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|Portuguese man o' war|
The Siphonophorae or Siphonophora, the siphonophores, are an order of the hydrozoans, a class of marine animals belonging to the phylum Cnidaria. According to the World Register of Marine Species, the order contains 188 species. Although a siphonophore may appear to be a single organism, each specimen is in fact a colonial organism composed of small individual animals called zooids that have their own special function for survival. Most colonies are long, thin, transparent pelagic floaters. Some siphonophores, such as the venomous Portuguese man o' war and the Indo-Pacific man o' war, superficially resemble jellyfish.
Another species of siphonophore, Praya dubia, is one of the longest animals in the world, with a body length of 40–50 m (130–160 ft). The term originates from the Greek siphōn "tube" + pherein "to bear".
Siphonophores are of special scientific interest because they are composed of medusoid and polypoid zooids that are morphologically and functionally specialized. Each zooid is an individual organism, but its integration with others is so strong that the colony attains the function of a larger organism. Indeed, most of the zooids are so specialized, they lack the ability to survive on their own. This is somewhat analogous to the construction and function of multicellular organisms; because multicellular organisms have organs which, like zooids, are specialized and interdependent, siphonophores may provide clues regarding the evolution of more complex bodies.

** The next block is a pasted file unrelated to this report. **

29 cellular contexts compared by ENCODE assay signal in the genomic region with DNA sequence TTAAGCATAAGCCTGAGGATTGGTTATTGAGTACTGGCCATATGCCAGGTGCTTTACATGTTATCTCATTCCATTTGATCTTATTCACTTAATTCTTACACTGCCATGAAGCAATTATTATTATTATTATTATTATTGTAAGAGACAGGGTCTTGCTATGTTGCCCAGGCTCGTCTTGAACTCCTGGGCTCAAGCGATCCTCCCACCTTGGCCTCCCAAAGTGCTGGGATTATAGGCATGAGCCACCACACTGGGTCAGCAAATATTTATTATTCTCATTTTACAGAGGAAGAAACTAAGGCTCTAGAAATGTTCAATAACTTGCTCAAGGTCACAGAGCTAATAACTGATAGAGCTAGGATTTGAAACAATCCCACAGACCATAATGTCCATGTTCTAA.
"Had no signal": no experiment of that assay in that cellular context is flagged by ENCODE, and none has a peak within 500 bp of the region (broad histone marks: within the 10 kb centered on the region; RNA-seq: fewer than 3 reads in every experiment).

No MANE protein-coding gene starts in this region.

Like other hydrozoans, certain siphonophores can emit light. A siphonophore of the genus Erenna has been discovered at a depth of around 1,600 m (5,200 ft) off the coast of Monterey, California. The individuals from these colonies are strung together like a feather boa. They prey on small animals using stinging cells. Among the stinging cells are stalks with red glowing ends. The tips twitch back and forth, creating a twinkling effect. Twinkling red lights are thought to attract the small fish eaten by these siphonophores.
While many sea animals produce blue and green bioluminescence, this siphonophore was only the second lifeform found to produce a red light (the first being the scaleless dragonfish Chirostomias pliopterus).
Due to their highly specialized colonies, siphonophores have long misled scientists. They were for a long time believed to be a highly distinct group, but now are known to have evolved from simpler colonial hydrozoans similar to those in the orders Anthoathecata and Leptothecata. Consequently, they are now united with these in the subclass Hydroidolina.
The Siphonophorae have long fascinated scientists due to their dramatic appearance, as well as the large size and dangerous sting of several species. Compared to their relatives, their systematics are relatively straightforward:
- Suborder Calycophorae
- Suborder Cystonectae
- Suborder Physonectae
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